AFL has 'open mind' on Essendon charges
"There has been no predetermination of this matter," says AFL chief Andrew Demetriou as he releases details of charges against the club.PT2M47S http://www.canberratimes.com.au/action/externalEmbeddedPlayer?id=d-2sb2o 620 349 August 21, 2013
The unearthing of the "mystery letter" penned by Essendon club doctor Bruce Reid to coach James Hird and then-football manager Paul Hamilton has the potential to absolve the veteran medico of complicity in the initial stages of the supplements saga, and heaps further pressure on the club.
The letter, written by the doctor on or about January 17 2012, reveals that Reid had "fundamental problems being club doctor" in the face of the supplements given to Essendon footballers, and that he had no prior knowledge that they would be injected with AOD-9604 or the calf's blood extract Actovegin.
Essendon veteran Dr Bruce Reid. Photo: Sebastian Costanzo
It had been previously believed Reid had approved the use of the World Anti-Doping Agency-banned AOD-9604, as stated by Bombers' captain Jobe Watson.
Reid was last week charged with bringing the game into disrepute, along with Hird, assistant coach Mark Thompson and football manager Danny Corcoran.
The 33-page document released by the AFL on Wednesday includes assertions that, after writing about his initial concerns, Reid then oversaw parts of the program.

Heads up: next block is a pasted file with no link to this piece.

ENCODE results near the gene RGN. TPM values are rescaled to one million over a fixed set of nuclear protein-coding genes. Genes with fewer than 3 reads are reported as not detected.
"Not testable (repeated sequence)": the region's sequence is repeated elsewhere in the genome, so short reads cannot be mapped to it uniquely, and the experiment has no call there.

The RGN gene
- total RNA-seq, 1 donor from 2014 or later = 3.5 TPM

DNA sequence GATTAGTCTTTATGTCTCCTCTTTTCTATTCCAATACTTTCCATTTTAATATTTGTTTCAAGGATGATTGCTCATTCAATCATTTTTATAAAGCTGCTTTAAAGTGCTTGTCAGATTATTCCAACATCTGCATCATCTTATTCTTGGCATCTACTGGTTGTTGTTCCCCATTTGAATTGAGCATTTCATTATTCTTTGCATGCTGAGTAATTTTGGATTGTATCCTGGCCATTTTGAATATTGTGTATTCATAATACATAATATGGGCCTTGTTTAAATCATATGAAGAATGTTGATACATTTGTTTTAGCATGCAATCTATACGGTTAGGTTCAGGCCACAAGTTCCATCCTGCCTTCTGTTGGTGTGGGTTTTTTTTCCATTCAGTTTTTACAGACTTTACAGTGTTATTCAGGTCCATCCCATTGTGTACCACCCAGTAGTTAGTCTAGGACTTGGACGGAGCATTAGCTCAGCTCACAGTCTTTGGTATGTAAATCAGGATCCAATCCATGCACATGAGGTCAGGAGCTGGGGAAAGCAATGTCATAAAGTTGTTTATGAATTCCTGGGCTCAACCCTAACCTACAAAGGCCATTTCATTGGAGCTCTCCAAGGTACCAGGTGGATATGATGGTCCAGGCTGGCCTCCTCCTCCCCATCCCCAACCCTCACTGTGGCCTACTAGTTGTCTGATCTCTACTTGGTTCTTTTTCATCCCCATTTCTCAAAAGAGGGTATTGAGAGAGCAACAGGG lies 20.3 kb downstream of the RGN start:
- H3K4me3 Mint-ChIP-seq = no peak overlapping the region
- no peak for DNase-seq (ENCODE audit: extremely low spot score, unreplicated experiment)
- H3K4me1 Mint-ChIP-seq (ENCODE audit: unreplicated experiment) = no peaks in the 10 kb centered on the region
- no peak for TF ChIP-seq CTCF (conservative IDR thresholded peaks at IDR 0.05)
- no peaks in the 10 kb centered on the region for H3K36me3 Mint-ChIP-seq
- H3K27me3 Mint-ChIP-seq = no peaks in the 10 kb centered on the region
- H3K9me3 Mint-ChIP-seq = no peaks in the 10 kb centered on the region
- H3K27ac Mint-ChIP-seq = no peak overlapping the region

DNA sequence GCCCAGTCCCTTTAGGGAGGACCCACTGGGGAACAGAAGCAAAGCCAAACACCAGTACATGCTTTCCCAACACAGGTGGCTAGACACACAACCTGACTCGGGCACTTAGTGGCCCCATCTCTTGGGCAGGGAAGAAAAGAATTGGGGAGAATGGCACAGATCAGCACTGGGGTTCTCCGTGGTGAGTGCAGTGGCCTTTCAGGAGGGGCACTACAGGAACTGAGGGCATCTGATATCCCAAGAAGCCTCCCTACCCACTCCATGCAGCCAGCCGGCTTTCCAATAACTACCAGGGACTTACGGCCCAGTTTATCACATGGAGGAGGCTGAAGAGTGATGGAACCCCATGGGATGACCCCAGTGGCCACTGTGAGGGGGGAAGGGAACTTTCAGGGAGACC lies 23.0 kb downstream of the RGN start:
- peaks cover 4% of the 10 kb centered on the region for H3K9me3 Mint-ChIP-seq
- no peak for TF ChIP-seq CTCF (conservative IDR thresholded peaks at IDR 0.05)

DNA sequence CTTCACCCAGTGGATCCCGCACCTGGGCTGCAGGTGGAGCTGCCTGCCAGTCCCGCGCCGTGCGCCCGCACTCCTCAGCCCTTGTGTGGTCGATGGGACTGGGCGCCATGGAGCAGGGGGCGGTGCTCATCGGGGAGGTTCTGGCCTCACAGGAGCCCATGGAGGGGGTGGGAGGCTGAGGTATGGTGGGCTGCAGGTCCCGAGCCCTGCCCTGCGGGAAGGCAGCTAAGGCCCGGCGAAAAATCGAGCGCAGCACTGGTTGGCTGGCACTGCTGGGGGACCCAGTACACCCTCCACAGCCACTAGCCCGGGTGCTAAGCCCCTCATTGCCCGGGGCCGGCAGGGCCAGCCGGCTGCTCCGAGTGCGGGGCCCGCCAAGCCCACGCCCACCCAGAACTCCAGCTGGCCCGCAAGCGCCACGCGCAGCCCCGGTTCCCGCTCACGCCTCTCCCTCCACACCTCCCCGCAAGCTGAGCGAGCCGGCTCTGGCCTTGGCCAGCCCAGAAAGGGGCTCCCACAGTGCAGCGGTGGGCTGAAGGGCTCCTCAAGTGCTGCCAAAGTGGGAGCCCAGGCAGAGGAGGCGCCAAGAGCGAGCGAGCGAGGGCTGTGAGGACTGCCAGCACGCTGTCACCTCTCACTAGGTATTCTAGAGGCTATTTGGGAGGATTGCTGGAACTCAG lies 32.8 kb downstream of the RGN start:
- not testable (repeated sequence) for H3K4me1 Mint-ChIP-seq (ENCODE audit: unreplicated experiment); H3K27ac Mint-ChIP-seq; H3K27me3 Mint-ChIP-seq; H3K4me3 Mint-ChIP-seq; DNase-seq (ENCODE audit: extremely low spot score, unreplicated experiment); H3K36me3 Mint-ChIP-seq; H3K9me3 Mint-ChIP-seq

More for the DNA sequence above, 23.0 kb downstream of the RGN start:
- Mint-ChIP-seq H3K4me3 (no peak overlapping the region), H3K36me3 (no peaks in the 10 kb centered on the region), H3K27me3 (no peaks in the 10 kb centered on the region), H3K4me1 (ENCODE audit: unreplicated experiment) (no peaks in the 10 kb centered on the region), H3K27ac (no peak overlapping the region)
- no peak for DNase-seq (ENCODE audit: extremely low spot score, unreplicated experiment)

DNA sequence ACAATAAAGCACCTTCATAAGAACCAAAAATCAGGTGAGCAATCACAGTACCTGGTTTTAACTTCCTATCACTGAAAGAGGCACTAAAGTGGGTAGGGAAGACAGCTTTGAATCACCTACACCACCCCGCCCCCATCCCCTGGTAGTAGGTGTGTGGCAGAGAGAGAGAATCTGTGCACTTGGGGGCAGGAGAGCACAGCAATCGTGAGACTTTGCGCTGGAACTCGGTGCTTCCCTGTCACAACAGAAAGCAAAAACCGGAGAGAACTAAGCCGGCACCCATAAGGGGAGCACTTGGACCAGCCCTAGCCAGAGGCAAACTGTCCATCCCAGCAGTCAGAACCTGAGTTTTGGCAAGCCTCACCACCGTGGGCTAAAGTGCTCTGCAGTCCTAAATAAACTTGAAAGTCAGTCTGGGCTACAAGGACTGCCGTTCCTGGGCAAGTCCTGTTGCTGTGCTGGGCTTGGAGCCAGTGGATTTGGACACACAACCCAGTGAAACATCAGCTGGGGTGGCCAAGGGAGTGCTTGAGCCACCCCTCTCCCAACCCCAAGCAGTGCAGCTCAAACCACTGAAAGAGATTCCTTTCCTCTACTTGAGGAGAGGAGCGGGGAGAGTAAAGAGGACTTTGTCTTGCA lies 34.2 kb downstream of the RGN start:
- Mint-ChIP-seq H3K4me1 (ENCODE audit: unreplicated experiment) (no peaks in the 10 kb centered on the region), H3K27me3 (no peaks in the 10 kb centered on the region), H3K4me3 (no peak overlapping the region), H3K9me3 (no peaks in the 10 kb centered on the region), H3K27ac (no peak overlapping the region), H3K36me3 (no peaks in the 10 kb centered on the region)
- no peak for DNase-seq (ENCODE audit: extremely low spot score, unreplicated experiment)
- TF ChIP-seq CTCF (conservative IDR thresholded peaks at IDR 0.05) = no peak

Reid's letter to Hird and Hamilton reveals how conflicted he felt at raising his objection to the supplements regime adopted by a club he has served for more than 30 years, which left him "very frustrated" but also feeling like "I am letting the club down by not automatically approving of these things".
"I need to collect my thoughts as these drugs have been given without my knowledge," Reid wrote.
The veteran doctor referred to "subcutaneous injections" given to players the previous Sunday, "not by myself, and I had no idea that this was happening and also what drug was involved".
He wrote that he was unsure whether AOD-9604 was at that time approved by drug authorities for use in Australia, and of his belief that if Essendon was "resorting to deliver this altered growth hormone molecule" then the club was "playing at the edge" which would "read extremely badly in the press for our club".
Reid stated that the long-term side effects were unknown, and the fact that the major market for AOD-9604 in America was in body builders "should raise a red flag if we are worried about perception".
Reid ended his letter by declaring that he was sure Stephen Dank believed the supplements program was "totally ethical and legal", but to take a step back from what was happening was to wonder "whether you would want your children being injected" with substances that were not freely available to the community.